On day of the United States’ election, the leader of Canada’s nurses is sending strength and solidarity to health care workers and racialized communities south of the border.
Tonight, like many Canadians, I will be glued to coverage of the U.S. election results, not because of the fanfare that always accompanies the race, but because of the profound impact its results will have for all of us on this continent and around the world.
Let’s not kid ourselves; violence, hatred and bigotry have always been a part of our societies, in Canada as well as the United States. Both our countries were founded on the violent dispossession and genocide of Indigenous Peoples, and both have long histories of slavery and racism. In recent months we have witnessed a moment of collective consciousness – and I hope, the beginning of a reckoning – regarding the ongoing violence and discrimination faced by Black, Indigenous and racialized communities.
Despite this, when the leader of the world’s most powerful country openly expresses hatred and bigotry, he legitimizes discrimination and puts everyone in danger, but particularly Black, Indigenous and racialized people. I have shared the horror at Trump’s complete lack of respect for the things most of us hold dear: human life, science, democracy, workers’ rights, human rights, our planet – anything except himself and the wealthy. His unabashed racism leads to more open hatred, bigotry and violence in our communities.
For nurses and health care workers fighting the COVID-19 pandemic, I know the struggle has been especially difficult. You have faced inadequate protections in your workplaces, and watched far too many co-workers and patients lose their lives as a result of government inaction, reckless policies that prioritized the economy over the lives of Americans and a shameful rejection of science. Most chillingly, you have seen the hardest impacts of the pandemic hit the very communities that endure racism and hatred.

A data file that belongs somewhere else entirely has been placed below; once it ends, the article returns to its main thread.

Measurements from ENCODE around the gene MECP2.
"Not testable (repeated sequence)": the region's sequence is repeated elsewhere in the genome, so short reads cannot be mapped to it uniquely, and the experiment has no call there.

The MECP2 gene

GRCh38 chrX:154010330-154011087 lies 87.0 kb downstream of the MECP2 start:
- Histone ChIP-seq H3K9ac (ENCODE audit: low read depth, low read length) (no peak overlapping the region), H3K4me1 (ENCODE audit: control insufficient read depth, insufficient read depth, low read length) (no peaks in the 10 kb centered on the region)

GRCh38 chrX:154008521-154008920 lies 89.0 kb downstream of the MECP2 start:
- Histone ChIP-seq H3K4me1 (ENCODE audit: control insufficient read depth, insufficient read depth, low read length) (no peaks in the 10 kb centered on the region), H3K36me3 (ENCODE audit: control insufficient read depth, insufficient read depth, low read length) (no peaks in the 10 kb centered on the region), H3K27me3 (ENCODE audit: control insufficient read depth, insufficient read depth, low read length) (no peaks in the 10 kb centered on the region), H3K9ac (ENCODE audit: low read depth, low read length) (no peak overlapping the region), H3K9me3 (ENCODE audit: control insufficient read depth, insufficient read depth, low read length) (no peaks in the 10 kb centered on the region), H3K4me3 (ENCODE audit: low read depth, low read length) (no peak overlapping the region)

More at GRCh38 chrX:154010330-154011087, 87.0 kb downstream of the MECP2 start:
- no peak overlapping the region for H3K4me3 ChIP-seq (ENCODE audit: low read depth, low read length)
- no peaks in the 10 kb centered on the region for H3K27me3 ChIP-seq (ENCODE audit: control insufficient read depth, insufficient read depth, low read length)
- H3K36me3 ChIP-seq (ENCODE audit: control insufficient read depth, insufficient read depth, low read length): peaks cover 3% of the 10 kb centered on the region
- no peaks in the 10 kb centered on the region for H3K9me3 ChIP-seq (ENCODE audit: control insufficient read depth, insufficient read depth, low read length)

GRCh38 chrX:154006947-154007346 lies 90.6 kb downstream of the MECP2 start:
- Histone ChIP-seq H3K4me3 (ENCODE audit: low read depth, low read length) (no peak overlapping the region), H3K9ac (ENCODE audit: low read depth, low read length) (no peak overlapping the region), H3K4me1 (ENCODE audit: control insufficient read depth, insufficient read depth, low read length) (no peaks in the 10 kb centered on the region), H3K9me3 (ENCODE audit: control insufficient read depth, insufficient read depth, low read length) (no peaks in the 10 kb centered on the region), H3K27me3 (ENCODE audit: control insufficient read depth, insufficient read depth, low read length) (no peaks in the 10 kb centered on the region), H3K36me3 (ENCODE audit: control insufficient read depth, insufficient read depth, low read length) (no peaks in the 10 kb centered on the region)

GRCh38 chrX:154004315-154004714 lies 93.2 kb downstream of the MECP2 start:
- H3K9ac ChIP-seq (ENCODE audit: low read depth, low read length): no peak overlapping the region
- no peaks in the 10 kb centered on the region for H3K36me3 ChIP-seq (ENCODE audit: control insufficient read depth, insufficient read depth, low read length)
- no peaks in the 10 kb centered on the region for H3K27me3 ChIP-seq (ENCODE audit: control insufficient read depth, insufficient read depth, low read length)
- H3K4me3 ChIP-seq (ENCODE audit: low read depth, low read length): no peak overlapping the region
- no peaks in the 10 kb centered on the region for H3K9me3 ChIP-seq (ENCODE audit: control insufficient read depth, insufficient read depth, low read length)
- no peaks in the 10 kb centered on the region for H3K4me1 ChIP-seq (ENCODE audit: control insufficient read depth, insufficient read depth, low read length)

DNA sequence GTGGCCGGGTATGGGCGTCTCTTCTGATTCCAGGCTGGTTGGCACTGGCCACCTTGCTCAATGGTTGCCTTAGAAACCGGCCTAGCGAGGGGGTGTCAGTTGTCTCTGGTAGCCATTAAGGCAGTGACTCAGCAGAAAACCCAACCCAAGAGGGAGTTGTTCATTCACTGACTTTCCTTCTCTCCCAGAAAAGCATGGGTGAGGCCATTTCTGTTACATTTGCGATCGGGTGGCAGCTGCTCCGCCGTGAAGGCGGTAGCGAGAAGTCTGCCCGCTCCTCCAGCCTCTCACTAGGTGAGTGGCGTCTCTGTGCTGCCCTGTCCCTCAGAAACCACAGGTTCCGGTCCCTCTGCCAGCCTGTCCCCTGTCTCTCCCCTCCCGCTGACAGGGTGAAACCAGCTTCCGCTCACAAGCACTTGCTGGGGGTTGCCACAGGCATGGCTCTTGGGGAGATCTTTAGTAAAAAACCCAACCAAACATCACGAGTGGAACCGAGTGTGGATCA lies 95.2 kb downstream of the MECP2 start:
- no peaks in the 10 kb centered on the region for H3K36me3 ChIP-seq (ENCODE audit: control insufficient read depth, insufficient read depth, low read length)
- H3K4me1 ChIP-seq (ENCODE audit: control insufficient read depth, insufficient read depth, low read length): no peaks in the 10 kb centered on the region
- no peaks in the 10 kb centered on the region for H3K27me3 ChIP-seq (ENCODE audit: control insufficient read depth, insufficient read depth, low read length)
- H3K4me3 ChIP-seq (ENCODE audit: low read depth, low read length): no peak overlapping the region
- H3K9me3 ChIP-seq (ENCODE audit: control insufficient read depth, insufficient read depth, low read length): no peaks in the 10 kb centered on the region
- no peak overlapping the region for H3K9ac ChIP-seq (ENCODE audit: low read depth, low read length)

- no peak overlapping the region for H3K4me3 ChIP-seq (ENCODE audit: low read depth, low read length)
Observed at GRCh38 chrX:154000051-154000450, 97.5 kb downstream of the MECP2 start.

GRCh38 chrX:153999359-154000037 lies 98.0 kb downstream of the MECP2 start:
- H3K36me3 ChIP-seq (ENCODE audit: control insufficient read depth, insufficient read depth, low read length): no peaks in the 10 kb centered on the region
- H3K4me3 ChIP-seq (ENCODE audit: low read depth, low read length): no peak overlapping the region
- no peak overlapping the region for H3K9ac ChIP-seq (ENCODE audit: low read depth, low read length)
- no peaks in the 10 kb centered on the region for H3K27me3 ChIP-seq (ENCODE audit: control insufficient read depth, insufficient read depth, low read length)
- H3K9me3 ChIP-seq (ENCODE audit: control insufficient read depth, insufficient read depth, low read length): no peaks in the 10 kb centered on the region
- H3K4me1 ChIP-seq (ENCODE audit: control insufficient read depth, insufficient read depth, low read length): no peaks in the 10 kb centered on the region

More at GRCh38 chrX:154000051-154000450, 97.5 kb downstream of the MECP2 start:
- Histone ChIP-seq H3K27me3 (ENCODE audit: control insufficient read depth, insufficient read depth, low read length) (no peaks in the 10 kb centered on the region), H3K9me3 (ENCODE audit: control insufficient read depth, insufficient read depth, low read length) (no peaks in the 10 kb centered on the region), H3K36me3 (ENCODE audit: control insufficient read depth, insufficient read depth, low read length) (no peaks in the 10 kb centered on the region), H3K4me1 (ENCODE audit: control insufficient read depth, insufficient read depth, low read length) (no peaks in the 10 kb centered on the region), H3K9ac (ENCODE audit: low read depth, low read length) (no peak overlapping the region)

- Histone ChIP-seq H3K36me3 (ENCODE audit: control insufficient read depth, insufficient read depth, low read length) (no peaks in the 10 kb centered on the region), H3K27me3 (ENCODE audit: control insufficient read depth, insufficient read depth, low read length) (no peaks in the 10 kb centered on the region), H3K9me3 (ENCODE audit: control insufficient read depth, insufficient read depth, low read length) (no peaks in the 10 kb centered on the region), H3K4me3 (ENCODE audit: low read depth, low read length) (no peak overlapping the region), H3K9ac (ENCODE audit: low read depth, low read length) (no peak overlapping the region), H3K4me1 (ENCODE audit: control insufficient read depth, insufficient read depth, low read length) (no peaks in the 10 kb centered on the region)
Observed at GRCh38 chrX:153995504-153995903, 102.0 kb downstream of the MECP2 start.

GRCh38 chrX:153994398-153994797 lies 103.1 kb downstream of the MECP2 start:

As we stare down this election night, I am sending my solidarity to nurses, health care workers and racialized communities in the United States and Canada. Remember that you are not alone in your fight. And whatever happens – whoever is elected – the fight must continue.
I have borrowed pearls in memory of U.S. Supreme Court Justice Ruth Bader Ginsburg for tonight’s occasion. Wherever we look for inspiration, as unions and advocates, let’s remember that all our best intentions and finely-worded statements don’t mean a thing if we don’t step up to fight for justice and fairness for everyone.
Tonight, tomorrow, and always,
President, Canadian Federation of Nurses Unions